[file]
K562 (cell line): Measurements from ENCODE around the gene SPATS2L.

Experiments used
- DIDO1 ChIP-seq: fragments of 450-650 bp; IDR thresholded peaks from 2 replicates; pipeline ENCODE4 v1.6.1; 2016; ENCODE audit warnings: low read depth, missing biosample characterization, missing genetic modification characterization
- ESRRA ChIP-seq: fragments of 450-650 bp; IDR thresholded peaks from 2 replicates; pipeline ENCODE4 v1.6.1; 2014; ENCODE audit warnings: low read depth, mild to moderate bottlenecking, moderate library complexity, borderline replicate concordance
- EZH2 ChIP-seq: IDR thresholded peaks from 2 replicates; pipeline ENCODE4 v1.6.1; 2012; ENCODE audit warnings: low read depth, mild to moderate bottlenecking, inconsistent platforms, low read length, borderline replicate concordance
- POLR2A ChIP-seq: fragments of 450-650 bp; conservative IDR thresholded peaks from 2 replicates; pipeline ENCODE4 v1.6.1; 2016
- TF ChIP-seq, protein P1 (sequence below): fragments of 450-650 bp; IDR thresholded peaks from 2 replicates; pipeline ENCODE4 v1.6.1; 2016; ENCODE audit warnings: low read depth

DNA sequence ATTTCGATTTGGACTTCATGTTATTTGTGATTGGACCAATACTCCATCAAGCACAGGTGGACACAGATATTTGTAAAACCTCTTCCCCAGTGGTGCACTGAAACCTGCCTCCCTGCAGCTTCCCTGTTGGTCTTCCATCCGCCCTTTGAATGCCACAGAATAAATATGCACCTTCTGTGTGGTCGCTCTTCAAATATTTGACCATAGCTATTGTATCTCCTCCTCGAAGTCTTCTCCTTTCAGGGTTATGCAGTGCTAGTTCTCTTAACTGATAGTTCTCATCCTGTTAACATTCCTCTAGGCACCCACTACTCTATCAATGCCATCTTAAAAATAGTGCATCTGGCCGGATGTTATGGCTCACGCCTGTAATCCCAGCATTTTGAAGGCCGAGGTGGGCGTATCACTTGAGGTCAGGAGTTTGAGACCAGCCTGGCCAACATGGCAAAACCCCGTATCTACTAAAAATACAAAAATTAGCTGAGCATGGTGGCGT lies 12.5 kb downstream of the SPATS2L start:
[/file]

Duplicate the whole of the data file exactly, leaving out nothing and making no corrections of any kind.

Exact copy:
K562 (cell line): Measurements from ENCODE around the gene SPATS2L.

Experiments used
- DIDO1 ChIP-seq: fragments of 450-650 bp; IDR thresholded peaks from 2 replicates; pipeline ENCODE4 v1.6.1; 2016; ENCODE audit warnings: low read depth, missing biosample characterization, missing genetic modification characterization
- ESRRA ChIP-seq: fragments of 450-650 bp; IDR thresholded peaks from 2 replicates; pipeline ENCODE4 v1.6.1; 2014; ENCODE audit warnings: low read depth, mild to moderate bottlenecking, moderate library complexity, borderline replicate concordance
- EZH2 ChIP-seq: IDR thresholded peaks from 2 replicates; pipeline ENCODE4 v1.6.1; 2012; ENCODE audit warnings: low read depth, mild to moderate bottlenecking, inconsistent platforms, low read length, borderline replicate concordance
- POLR2A ChIP-seq: fragments of 450-650 bp; conservative IDR thresholded peaks from 2 replicates; pipeline ENCODE4 v1.6.1; 2016
- TF ChIP-seq, protein P1 (sequence below): fragments of 450-650 bp; IDR thresholded peaks from 2 replicates; pipeline ENCODE4 v1.6.1; 2016; ENCODE audit warnings: low read depth

DNA sequence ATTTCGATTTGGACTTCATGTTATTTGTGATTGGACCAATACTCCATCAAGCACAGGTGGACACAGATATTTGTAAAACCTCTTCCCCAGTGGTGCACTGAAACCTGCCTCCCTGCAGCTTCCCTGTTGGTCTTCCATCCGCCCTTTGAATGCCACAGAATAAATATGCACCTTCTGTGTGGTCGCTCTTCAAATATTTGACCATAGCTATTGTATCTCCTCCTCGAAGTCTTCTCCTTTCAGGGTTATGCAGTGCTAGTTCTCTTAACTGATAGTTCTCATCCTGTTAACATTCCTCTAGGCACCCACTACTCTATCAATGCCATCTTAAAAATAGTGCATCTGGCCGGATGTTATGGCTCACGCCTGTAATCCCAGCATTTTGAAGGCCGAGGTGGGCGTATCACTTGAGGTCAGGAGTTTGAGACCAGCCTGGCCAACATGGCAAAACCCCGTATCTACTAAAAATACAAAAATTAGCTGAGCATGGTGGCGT lies 12.5 kb downstream of the SPATS2L start: